The high-end Sony RX1 was one of the most eagerly awaited cameras in our labs and while we assessed the camera’s full-frame sensor early in January, we’ve decided to publish the results of the Zeiss-branded Sonnar 2/35 T* lens. Readers will already be aware that it’s fixed, and can’t be purchased separately, but we can test it just as we would any other, albeit on one camera body only. Is this “fast”, moderately wide-angle lens an outstanding performer worthy of the Carl Zeiss name? Read on to find out.
When Sony announced the pro-level Cybershot RX1 at Photokina in September, the combination of full-frame 24-MPix CMOS sensor and high-quality Carl Zeiss Sonnar 35mm f/2.0 in a metal-bodied compact with manual controls sounded promising. Yet, while unique, with a hefty $2,800 price tag it’s not going to appeal to everyone.
There are for instance other rival offerings. The $1999 Leica X1/X2 and the $1299 Fuji X100 / X100s, both have fixed high-quality lenses offering the same field of view. The Fuji even offers the same f/2.0 maximum aperture (the Leica Elmarit lens used by the X1/X2 is f/2.8), although both cameras sport smaller APS-C sized sensors.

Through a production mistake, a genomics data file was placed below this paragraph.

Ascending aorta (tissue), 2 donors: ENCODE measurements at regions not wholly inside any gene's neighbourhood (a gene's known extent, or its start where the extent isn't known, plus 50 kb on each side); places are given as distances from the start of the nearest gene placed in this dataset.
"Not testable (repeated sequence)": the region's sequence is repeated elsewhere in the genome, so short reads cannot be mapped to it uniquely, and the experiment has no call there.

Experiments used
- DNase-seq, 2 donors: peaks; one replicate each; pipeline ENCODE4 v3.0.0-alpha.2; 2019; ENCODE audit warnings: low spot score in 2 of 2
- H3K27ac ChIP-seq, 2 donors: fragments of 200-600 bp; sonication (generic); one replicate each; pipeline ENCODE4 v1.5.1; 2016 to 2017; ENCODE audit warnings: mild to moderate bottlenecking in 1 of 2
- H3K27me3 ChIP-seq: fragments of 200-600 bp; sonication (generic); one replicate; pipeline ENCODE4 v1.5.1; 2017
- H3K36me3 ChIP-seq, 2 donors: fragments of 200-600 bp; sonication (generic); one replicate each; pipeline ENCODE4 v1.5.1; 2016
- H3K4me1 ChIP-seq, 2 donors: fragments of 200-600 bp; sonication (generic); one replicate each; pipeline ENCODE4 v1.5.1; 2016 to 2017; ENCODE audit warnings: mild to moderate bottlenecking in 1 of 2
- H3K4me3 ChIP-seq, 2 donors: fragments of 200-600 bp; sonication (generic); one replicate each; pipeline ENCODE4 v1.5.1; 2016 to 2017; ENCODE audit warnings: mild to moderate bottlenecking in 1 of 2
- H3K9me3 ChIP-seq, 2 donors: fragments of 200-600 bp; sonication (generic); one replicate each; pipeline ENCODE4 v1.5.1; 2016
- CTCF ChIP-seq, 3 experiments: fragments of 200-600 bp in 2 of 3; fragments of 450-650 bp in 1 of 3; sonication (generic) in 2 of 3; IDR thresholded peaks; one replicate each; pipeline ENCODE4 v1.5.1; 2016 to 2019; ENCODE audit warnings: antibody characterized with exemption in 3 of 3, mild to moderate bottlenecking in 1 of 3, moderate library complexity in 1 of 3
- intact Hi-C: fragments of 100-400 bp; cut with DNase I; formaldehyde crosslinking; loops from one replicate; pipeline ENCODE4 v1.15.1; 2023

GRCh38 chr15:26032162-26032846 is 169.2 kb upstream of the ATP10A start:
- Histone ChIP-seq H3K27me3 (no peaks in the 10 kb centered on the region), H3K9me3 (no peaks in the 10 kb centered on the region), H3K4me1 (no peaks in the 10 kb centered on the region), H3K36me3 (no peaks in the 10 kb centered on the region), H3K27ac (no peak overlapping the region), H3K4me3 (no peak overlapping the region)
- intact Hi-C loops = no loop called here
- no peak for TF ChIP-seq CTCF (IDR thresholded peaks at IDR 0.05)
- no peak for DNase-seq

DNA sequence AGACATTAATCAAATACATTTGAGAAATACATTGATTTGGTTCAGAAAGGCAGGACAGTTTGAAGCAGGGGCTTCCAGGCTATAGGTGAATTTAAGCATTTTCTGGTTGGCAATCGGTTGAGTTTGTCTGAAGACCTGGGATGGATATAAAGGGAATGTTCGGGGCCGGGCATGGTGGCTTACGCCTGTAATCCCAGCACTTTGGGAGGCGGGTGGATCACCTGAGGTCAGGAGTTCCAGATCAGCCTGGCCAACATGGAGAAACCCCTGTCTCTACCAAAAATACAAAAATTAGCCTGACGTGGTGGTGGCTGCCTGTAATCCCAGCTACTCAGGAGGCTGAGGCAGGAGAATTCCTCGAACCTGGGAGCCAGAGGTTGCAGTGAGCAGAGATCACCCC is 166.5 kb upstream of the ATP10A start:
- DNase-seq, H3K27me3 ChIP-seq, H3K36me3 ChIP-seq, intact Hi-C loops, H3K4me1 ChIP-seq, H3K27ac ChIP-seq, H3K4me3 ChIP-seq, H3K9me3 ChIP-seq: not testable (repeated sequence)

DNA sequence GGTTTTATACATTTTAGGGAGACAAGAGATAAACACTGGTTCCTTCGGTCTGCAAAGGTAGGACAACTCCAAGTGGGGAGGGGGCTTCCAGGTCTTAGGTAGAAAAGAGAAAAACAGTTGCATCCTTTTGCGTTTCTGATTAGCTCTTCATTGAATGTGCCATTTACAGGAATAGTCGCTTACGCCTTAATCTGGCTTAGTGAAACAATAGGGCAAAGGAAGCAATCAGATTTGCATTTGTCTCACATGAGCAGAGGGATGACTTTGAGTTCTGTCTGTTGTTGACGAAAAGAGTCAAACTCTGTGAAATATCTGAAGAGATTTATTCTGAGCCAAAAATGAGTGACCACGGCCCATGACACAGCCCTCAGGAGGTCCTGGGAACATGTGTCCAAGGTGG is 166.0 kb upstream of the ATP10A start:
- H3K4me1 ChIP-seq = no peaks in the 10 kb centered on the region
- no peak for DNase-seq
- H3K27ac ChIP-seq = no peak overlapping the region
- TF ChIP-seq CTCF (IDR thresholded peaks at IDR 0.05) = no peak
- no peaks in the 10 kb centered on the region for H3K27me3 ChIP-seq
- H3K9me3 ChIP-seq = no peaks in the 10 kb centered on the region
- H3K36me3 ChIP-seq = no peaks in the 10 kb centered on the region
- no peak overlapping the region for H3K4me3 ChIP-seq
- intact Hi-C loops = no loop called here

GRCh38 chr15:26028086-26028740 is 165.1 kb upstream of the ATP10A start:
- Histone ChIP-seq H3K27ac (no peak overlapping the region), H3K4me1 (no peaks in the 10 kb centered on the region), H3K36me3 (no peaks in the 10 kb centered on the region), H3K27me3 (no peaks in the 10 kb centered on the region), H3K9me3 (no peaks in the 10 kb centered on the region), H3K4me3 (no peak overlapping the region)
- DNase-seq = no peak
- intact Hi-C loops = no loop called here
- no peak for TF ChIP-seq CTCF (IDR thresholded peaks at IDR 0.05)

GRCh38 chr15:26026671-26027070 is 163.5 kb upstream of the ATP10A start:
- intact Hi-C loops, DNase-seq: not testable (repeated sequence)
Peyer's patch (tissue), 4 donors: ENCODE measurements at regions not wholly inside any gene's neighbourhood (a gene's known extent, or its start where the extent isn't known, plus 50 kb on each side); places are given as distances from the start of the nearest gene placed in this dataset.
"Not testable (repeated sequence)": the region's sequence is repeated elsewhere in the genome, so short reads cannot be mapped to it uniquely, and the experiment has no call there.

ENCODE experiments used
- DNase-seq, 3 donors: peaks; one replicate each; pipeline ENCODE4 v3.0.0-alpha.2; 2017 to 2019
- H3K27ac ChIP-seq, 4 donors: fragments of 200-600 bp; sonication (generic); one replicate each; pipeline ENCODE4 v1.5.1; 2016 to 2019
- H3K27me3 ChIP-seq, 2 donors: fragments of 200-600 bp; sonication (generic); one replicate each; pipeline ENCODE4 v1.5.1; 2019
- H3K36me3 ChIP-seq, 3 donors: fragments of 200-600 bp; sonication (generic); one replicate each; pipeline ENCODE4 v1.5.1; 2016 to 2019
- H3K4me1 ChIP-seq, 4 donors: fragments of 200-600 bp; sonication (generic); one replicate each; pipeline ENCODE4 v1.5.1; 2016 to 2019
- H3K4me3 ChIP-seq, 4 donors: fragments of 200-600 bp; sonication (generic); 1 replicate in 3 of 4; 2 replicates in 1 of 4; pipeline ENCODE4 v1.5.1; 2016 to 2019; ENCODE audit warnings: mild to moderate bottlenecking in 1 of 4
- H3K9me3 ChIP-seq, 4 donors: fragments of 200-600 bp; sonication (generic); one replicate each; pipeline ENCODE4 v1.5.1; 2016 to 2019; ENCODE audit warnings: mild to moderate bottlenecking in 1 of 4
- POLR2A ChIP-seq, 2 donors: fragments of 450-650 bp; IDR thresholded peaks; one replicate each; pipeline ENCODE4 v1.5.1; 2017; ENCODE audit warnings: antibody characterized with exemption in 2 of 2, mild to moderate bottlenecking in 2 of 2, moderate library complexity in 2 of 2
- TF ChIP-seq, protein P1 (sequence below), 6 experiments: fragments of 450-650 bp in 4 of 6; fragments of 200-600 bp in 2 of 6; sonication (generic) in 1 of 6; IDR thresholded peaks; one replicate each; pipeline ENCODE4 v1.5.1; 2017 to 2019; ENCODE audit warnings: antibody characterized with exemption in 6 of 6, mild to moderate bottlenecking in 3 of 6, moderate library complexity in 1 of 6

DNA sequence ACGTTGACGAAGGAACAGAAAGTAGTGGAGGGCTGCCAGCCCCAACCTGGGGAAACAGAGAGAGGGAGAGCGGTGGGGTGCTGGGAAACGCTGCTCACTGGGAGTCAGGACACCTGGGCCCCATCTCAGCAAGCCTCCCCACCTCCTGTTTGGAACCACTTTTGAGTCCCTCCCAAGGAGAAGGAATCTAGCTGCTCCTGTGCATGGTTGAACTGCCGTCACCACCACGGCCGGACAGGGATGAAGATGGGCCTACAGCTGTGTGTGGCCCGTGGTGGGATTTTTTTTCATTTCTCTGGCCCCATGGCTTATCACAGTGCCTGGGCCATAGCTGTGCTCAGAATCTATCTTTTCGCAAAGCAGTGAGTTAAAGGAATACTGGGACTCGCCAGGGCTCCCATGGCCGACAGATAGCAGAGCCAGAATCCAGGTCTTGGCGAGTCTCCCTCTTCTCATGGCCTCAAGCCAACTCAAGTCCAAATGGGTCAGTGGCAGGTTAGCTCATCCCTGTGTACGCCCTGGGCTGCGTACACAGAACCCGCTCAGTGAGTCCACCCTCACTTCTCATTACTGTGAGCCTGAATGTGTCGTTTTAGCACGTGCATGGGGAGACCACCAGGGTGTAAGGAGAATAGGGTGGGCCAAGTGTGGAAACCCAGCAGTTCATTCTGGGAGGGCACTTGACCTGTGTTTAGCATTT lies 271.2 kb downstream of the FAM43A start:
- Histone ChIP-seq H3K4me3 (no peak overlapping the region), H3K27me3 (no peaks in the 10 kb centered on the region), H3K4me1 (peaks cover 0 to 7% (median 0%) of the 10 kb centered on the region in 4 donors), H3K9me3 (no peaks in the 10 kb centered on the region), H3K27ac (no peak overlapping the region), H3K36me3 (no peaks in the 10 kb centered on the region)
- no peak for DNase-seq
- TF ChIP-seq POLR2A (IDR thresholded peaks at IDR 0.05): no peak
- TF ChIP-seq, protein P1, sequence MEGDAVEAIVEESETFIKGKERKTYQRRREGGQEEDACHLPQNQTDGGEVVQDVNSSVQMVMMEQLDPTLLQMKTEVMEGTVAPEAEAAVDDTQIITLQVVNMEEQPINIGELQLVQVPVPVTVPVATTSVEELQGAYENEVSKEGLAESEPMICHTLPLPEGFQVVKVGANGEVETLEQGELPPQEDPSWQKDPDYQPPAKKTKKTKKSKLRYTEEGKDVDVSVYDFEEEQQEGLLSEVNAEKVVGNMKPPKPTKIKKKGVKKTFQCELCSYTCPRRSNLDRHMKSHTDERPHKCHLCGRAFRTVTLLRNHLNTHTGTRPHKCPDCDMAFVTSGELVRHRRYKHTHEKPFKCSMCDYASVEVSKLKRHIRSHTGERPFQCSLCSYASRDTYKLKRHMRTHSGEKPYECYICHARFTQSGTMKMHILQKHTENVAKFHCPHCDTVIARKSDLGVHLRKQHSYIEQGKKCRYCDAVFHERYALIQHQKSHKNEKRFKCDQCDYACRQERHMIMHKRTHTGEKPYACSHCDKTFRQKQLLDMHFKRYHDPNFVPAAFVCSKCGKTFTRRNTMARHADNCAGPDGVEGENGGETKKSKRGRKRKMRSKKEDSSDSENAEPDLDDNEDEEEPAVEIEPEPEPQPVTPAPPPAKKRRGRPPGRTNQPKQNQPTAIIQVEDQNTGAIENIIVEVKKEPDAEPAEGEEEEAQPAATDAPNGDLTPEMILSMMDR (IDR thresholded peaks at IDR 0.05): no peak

Besides those cameras, there are a number of new full-frame 35mm lens designs optimized for DSLRs. Nikon introduced their first AF 35mm f1.4G type lens 18-months ago while Canon has recently updated the EF 35mm f/2.0 to include IS. Third-party makers have also responded to the increased popularity of the 35mm lens. The ultra-fast and relatively accessibly priced $899 Sigma AF 35mm f/1.4 is an outstanding performer and even Carl Zeiss has two modern manual focus designs, both Distagon T* types, one at f/2.0 the other at f/1.4.
With a short back focus, the Sonnar design of wide-angle lenses like this one is particularly suited to mirrorless cameras, and was in the past reserved for rangefinders. This Sony made Zeiss designed prime is a complex design consisting of 8 elements in 7 groups. Information is sparse but it has three elements with aspherical surfaces, one being an “Advanced Aspherical” (AA) type, although what that means precisely isn’t clear. Unusual for this kind of lens is a dedicated macro mode, which allows focusing down to just 14cm. Also of note is the circular iris consisting of 9 aperture blades to help produce smooth gradients to out-of-focus areas.